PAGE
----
Disc Jockey, Ayeni Ismail Abiodun, better known as DJ Slam, tells BAYO ADETU about the challenges of being a DJ and the music industry.
You have established yourself as one of the most popular radio DJs in Nigeria. How did the journey start?
It started in 2002, with some friends in my neighbourhood. We went for shows and charged as little as N500. At the end of the day, we would go home with nothing because the N500 would be spent on new equipment. Financially, it was very tough, but what kept us going was the fact that we have passion for the job and we enjoy doing it, even when people didn’t pay us. If I quit, I would have been a loser. But thank God, I’m a winner because I refused to quit. DJ Slam is doing well now and I give God the glory.
What was the turning point in your career?
It was when I got employed as a DJ on Star 101.5 FM. Actually, things didn’t turn good until after two years. It was that period that people started calling me the ‘turntable wizard’. I started meeting celebrities, going for big shows that fetch good cash, playing for thousands of people and getting more fame for what I like to do best.
Describe your experience and the challenges of being a DJ in Star FM?
It was a great challenge. I had challenges when I first joined. I had the challenge of how to please my listeners, the challenge of playing alongside more popular DJs that I met at the station. Star FM had many DJs before I joined and they were all doing very well. I thank God for bringing me this far. Many people appreciate me now when I’m slamming the beats. It can only get better.
Generally, is DeeJaying a challenging job?
It is very challenging. For the quack DJ, it may not be challenging. As a professional, you will be confronted with the challenges of acquiring modern equipment and skills that will make you stand out on the job. You also have other good and talented DJs out there to compete with and that means you need to be on top of your game everytime.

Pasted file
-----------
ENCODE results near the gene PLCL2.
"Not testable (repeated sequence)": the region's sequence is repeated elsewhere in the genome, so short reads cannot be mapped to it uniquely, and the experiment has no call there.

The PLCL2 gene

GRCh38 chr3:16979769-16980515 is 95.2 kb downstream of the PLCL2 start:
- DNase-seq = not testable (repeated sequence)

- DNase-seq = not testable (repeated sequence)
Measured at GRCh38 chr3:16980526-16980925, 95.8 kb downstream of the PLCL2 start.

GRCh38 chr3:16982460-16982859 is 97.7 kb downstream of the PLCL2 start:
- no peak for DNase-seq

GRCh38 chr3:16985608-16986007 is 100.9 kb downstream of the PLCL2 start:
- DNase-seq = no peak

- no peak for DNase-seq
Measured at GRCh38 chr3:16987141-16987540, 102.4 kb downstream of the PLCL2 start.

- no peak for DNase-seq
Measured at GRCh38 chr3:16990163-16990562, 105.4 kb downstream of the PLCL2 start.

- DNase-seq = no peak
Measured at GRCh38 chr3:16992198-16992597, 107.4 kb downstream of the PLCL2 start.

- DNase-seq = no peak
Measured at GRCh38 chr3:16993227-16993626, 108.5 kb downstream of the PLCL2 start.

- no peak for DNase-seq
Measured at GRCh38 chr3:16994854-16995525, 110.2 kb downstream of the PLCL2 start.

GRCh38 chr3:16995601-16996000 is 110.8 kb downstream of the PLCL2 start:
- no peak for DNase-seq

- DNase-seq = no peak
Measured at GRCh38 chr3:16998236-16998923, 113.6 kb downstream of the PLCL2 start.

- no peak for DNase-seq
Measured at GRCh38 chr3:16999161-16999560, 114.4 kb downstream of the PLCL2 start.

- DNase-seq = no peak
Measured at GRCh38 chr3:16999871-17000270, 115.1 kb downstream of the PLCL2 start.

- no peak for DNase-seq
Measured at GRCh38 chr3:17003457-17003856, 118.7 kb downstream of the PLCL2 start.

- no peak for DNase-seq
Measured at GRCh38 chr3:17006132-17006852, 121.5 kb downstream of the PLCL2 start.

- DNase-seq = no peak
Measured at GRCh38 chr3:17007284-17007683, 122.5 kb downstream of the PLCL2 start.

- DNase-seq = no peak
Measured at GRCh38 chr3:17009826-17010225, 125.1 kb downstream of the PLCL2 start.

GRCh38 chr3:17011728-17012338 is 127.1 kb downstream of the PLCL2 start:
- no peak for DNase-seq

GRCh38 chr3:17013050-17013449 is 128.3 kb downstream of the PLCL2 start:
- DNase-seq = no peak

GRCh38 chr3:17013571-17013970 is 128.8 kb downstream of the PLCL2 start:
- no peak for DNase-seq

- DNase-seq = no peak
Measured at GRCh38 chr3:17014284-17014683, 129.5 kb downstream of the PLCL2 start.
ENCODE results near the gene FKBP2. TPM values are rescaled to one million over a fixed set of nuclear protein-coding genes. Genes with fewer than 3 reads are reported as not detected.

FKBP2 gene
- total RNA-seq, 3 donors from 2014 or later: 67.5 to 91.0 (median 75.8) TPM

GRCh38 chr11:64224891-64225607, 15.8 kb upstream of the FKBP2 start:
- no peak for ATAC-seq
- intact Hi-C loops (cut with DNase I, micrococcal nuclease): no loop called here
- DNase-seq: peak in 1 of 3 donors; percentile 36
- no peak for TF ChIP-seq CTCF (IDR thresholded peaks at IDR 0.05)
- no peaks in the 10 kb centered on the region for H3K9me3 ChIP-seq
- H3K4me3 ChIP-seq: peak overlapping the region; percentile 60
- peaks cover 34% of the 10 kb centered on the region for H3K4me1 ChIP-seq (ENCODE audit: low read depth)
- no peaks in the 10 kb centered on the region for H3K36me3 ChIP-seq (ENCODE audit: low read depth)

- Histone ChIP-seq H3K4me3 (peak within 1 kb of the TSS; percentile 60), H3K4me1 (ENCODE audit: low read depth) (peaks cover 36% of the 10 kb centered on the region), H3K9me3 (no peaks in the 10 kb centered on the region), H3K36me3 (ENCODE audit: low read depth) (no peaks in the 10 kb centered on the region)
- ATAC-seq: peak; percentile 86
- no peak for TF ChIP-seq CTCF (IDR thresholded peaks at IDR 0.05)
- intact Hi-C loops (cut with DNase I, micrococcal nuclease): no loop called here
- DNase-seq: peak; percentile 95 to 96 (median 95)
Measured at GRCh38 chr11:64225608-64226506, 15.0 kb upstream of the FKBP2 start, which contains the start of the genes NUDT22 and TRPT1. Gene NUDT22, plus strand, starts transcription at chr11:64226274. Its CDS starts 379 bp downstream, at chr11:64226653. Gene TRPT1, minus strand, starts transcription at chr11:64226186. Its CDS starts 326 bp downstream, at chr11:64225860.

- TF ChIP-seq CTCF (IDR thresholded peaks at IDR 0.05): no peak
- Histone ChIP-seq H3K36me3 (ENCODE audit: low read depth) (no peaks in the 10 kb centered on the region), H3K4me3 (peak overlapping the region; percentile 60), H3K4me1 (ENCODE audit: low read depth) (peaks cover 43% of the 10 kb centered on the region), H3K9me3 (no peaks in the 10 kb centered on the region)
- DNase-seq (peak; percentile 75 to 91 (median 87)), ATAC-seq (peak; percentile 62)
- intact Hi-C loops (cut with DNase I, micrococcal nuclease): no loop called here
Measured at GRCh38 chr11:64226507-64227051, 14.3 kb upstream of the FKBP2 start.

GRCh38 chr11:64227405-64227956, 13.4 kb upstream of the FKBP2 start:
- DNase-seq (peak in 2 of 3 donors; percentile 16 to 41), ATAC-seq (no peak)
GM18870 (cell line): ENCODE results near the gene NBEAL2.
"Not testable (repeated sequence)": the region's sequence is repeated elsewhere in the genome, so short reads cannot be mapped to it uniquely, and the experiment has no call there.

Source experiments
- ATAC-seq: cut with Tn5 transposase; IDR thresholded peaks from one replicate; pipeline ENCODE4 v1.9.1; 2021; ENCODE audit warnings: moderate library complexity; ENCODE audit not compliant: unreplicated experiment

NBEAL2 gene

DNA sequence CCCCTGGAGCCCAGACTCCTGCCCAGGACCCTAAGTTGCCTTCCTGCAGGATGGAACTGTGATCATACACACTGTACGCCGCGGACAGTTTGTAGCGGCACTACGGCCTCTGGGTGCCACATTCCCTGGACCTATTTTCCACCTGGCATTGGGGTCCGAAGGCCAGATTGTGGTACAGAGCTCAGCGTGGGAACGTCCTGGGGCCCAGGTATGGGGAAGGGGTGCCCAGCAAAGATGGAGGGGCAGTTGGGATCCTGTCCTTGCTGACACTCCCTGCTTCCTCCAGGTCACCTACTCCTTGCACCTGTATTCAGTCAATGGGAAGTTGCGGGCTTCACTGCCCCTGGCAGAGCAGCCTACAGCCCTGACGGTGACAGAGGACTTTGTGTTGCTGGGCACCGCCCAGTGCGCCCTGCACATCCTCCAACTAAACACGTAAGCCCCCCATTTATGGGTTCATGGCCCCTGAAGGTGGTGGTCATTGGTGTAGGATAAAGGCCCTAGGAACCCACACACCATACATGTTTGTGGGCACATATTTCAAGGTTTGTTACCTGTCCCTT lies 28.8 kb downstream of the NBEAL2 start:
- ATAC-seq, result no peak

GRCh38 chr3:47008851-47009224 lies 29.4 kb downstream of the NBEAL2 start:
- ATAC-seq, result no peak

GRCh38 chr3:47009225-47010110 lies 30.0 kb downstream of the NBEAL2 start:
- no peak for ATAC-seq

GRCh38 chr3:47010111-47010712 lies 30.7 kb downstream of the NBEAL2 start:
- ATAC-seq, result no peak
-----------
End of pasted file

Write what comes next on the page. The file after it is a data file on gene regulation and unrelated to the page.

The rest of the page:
The popular perception is that the job is a refuge for drop-outs and other dysfuctional people.
That’s very far from the truth. As for DJ Slam, I’m an OND holder and also undergoing a programme at the Lagos State University. I know many DJs who are graduates, so I won’t agree that most DJs are drop-outs. The DJs we have now can compete educationally. We have DJs who hold second degrees; the job has gone beyond mixing songs. You need wisdom and knowledge to read people’s mind and calculate what you are mixing. You must make sense all the time.
But there are many half-baked DJs in the industry?
Most definitely. Many of them are just out there trying to make ends meet and in the process, they forget to go for training. Just making money is not what a DJ should be out for, but having passion for what you do because the opportunity of working in high places as a DJ might come up in the future. But if you’re half-baked, you’d likely miss the privilege.
How do you think the profession can be sanitised or regularised?
It is more of an individual thing. You need to polish and package yourself very well. For instance, I don’t mix with people who can’t add value to my life or what I do. Being a DJ does not mean that you can throw decorum into the air. Get more time to study your environment and how to relate with people. Some people may call it pride, but tell them it is class.
Are you a member of the Disc Jockey Association of Nigeria, DJAN?
I’m still hoping to join because it’s a nice thing to be in an association of your profession. They hold meetings every second Monday of the month, but I’m always in Ibadan on Mondays.
Who exactly is DJ Slam?
I’m easy going, a lover of music, fifth child out of six boys of Mr & Mrs Ayeni. I practice Islam. I’m happily married.
How did you come about the name, DJ Slam?
I derived the nickname from my real name, Ismail. I wanted to make it DJ Islam before, but I felt it wasn’t funky enough, so I ended up adopting DJ Slam.
You also sing. Why?
I’m a music lover; I write songs and screen songs that are to be aired on radio. I know what it takes to play good music, especially danceable music. All these prompted me to release the single, Get High, featuring Yoruba rappers like Seriki, Jhybo and M-flow. The chorus was done by a talented female singer, Helen9th.
When did you discover the singing talent in you?
I discovered the talent through my scratching. I realised that my scratching makes people dance and I could also sing to make them dance.
What are you working on now?
My fans should be expecting the video of Get High and more of DJ Slam on my Funky Friday Mix as well as the Saturday Morning Show, Blast From Tha Past, on Star FM, Lagos. They can also listen to Star FM 91.5 in Ibadan from Monday to Friday, 2 to 6 p.m.
Do you think the music industry has come of age?
The music industry has gone beyond imagination. It has produced artistes, who are not just talented, but have been making good money from music. We also have more professional producers making it real now. The industry is growing real fast.